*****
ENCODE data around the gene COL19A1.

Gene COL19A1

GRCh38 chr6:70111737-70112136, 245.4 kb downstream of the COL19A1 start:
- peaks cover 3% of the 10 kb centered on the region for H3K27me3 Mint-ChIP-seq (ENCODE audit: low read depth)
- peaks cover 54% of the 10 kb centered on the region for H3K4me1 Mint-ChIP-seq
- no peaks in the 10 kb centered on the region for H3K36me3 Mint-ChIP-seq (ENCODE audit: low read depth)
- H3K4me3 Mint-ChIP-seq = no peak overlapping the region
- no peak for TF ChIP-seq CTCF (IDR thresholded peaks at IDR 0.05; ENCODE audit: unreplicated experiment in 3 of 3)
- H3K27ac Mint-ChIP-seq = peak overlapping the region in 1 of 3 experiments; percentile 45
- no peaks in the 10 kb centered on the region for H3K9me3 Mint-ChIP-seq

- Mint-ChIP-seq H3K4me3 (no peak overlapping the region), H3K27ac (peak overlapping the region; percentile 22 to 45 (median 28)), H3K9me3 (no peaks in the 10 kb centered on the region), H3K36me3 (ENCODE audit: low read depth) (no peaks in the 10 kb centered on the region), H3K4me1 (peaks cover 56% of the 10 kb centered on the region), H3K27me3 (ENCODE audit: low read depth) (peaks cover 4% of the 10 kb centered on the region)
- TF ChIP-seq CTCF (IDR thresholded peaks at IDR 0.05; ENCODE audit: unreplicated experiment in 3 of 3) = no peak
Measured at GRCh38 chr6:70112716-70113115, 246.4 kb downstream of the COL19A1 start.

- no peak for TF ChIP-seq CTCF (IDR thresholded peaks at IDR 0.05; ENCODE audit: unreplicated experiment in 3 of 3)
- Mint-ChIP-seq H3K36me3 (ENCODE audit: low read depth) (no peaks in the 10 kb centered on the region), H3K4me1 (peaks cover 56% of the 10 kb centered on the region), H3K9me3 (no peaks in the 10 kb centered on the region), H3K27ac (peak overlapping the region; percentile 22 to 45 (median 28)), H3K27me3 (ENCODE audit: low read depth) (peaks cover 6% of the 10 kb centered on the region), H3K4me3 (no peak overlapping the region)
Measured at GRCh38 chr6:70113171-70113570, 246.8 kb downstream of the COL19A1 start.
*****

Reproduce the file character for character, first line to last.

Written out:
ENCODE data around the gene COL19A1.

Gene COL19A1

GRCh38 chr6:70111737-70112136, 245.4 kb downstream of the COL19A1 start:
- peaks cover 3% of the 10 kb centered on the region for H3K27me3 Mint-ChIP-seq (ENCODE audit: low read depth)
- peaks cover 54% of the 10 kb centered on the region for H3K4me1 Mint-ChIP-seq
- no peaks in the 10 kb centered on the region for H3K36me3 Mint-ChIP-seq (ENCODE audit: low read depth)
- H3K4me3 Mint-ChIP-seq = no peak overlapping the region
- no peak for TF ChIP-seq CTCF (IDR thresholded peaks at IDR 0.05; ENCODE audit: unreplicated experiment in 3 of 3)
- H3K27ac Mint-ChIP-seq = peak overlapping the region in 1 of 3 experiments; percentile 45
- no peaks in the 10 kb centered on the region for H3K9me3 Mint-ChIP-seq

- Mint-ChIP-seq H3K4me3 (no peak overlapping the region), H3K27ac (peak overlapping the region; percentile 22 to 45 (median 28)), H3K9me3 (no peaks in the 10 kb centered on the region), H3K36me3 (ENCODE audit: low read depth) (no peaks in the 10 kb centered on the region), H3K4me1 (peaks cover 56% of the 10 kb centered on the region), H3K27me3 (ENCODE audit: low read depth) (peaks cover 4% of the 10 kb centered on the region)
- TF ChIP-seq CTCF (IDR thresholded peaks at IDR 0.05; ENCODE audit: unreplicated experiment in 3 of 3) = no peak
Measured at GRCh38 chr6:70112716-70113115, 246.4 kb downstream of the COL19A1 start.

- no peak for TF ChIP-seq CTCF (IDR thresholded peaks at IDR 0.05; ENCODE audit: unreplicated experiment in 3 of 3)
- Mint-ChIP-seq H3K36me3 (ENCODE audit: low read depth) (no peaks in the 10 kb centered on the region), H3K4me1 (peaks cover 56% of the 10 kb centered on the region), H3K9me3 (no peaks in the 10 kb centered on the region), H3K27ac (peak overlapping the region; percentile 22 to 45 (median 28)), H3K27me3 (ENCODE audit: low read depth) (peaks cover 6% of the 10 kb centered on the region), H3K4me3 (no peak overlapping the region)
Measured at GRCh38 chr6:70113171-70113570, 246.8 kb downstream of the COL19A1 start.